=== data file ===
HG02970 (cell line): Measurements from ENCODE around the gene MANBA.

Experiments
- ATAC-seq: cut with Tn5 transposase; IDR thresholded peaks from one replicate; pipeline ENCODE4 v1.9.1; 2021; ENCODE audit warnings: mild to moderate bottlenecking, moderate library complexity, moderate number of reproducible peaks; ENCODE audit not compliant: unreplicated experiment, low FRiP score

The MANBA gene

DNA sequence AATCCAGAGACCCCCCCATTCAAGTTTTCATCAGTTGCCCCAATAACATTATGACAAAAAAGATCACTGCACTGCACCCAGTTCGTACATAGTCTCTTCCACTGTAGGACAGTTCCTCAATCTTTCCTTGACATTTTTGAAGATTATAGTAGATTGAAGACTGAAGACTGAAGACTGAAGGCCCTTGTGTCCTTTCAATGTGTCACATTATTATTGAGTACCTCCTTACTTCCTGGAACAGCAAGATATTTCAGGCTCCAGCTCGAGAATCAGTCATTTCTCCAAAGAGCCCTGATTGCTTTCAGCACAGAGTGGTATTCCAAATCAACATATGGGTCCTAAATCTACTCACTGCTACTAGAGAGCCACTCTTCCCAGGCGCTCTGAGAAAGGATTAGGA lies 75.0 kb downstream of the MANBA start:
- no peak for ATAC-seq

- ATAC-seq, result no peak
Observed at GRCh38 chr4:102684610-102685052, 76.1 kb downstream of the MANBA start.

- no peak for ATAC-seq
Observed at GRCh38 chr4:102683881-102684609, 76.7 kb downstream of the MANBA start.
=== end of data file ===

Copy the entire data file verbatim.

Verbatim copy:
HG02970 (cell line): Measurements from ENCODE around the gene MANBA.

Experiments
- ATAC-seq: cut with Tn5 transposase; IDR thresholded peaks from one replicate; pipeline ENCODE4 v1.9.1; 2021; ENCODE audit warnings: mild to moderate bottlenecking, moderate library complexity, moderate number of reproducible peaks; ENCODE audit not compliant: unreplicated experiment, low FRiP score

The MANBA gene

DNA sequence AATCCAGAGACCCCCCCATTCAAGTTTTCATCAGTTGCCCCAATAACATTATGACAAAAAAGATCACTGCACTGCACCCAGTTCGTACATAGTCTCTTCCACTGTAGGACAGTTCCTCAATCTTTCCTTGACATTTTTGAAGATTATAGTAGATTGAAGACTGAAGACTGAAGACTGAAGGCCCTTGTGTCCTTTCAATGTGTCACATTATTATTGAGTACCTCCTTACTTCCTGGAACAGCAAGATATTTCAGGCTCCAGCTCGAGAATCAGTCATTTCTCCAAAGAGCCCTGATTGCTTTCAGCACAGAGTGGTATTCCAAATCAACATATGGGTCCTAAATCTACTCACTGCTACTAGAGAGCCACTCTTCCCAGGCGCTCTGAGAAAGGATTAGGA lies 75.0 kb downstream of the MANBA start:
- no peak for ATAC-seq

- ATAC-seq, result no peak
Observed at GRCh38 chr4:102684610-102685052, 76.1 kb downstream of the MANBA start.

- no peak for ATAC-seq
Observed at GRCh38 chr4:102683881-102684609, 76.7 kb downstream of the MANBA start.